Demitri Martin has observed that whale watching is often indistinguishable from watching people be disappointed. But not all the time. National Geographic has a short video about a 1997 whale watching excursion when the people got to watch a killer whale take down a great white shark. (Feel free to make heavy metal devil hands at your computer screen at any time while watching this video.)
The really cool thing? To pull off this kill, the whale had to learn a trick about shark anatomy and behavior. Treehugger's Jaymi Heimbuch explains:
According to National Geographic, "To prey upon the shark, the Orca has learned how to immobilize it by turning it on its back -- a state called 'tonic immobility.'" Sharks freeze when rolled onto their backs. And that's exactly the strategy the whale in this film seems to have taken, keeping the shark immobile until it suffocates, then and feeding on it.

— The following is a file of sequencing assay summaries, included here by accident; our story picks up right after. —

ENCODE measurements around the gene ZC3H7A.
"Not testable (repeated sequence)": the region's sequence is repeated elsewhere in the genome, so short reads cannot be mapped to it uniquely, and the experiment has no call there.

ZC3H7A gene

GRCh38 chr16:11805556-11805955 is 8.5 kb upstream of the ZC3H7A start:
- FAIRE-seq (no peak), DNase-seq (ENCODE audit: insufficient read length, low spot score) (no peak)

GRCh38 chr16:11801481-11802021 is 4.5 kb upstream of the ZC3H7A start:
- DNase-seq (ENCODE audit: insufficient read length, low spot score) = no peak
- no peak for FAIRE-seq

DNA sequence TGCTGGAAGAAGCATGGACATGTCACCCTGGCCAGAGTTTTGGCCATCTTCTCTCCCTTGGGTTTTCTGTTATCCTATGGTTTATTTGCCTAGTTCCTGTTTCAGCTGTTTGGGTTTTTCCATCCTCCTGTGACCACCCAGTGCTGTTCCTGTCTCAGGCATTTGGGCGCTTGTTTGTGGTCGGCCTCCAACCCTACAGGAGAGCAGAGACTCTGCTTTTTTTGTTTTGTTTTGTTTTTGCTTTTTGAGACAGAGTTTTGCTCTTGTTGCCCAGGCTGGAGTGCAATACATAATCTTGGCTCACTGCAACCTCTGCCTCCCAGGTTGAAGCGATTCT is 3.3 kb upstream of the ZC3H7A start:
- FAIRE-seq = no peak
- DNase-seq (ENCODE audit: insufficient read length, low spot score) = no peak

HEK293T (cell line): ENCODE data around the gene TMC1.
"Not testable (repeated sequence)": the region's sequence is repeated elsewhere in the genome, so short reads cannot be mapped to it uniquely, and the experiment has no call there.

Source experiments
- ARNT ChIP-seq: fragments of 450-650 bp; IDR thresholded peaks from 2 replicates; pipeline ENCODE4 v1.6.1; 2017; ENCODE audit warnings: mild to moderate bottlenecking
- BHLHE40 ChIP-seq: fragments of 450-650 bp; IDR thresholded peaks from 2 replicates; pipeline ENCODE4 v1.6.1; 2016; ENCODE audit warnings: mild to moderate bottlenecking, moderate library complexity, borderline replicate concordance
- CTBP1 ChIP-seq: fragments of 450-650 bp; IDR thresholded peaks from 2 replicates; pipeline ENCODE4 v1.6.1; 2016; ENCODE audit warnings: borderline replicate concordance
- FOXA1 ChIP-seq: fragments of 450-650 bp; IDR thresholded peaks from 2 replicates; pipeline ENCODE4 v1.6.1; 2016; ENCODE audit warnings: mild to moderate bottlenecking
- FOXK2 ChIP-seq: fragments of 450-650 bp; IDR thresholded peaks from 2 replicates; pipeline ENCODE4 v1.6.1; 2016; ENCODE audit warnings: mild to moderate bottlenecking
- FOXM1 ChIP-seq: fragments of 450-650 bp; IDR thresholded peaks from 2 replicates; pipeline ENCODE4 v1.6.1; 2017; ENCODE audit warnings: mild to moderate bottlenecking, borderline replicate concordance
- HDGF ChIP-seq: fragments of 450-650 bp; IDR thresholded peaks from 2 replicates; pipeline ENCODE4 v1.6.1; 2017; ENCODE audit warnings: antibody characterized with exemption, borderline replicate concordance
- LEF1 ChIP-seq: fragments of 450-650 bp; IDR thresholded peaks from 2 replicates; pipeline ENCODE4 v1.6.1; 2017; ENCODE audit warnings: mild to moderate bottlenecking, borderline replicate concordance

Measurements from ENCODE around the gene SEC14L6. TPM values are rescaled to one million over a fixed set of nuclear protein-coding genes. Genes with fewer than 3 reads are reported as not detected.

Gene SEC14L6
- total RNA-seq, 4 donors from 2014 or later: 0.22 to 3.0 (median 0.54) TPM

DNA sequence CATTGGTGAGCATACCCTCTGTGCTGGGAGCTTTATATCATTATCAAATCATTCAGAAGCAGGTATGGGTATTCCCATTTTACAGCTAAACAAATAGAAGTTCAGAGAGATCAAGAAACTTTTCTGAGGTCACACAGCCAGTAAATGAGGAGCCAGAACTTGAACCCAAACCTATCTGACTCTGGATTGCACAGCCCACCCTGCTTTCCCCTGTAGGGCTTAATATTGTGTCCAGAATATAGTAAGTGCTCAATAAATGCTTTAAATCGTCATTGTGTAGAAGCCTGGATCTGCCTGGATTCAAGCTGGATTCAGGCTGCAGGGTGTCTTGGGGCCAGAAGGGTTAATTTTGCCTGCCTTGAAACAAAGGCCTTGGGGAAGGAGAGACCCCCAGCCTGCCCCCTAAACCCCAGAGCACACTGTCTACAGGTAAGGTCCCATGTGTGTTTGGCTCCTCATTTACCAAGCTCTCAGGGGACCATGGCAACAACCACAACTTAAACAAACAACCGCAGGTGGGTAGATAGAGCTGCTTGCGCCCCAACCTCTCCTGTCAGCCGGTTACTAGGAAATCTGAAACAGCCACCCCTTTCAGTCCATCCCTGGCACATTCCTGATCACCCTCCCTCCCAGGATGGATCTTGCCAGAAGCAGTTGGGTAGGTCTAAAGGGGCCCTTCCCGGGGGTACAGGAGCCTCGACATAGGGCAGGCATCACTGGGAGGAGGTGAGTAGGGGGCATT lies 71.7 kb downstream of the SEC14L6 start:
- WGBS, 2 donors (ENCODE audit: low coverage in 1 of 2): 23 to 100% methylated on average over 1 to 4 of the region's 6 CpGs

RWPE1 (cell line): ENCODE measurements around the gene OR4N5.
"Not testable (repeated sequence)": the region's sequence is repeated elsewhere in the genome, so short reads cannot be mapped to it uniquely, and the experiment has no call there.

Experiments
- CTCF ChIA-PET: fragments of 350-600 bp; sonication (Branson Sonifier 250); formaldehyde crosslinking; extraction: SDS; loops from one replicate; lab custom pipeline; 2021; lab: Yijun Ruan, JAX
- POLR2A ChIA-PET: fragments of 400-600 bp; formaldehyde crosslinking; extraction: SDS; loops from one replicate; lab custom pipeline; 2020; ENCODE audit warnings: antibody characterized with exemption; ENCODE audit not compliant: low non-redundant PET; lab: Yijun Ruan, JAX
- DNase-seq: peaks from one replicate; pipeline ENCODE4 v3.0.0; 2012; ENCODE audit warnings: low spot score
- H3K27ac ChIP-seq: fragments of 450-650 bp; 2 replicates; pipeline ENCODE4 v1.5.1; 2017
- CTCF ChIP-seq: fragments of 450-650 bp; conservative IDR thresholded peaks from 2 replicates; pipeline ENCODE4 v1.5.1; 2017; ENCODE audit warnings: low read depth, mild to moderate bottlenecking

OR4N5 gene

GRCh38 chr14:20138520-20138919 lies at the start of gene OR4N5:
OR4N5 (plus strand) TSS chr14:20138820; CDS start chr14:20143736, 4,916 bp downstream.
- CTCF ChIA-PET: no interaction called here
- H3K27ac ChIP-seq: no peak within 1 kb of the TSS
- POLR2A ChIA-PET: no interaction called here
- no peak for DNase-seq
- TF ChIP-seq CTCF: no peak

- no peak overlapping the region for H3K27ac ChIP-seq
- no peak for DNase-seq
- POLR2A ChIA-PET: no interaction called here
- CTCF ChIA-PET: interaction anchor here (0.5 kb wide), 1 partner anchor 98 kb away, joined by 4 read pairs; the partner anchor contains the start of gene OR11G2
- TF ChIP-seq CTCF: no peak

If that's not worth a little air guitar in that whale's honor, I don't know what is.
Maggie Koerth-Baker is the science editor at BoingBoing.net. She writes a monthly column for The New York Times Magazine and is the author of Before the Lights Go Out, a book about electricity, infrastructure, and the future of energy. You can find Maggie on Twitter and Facebook.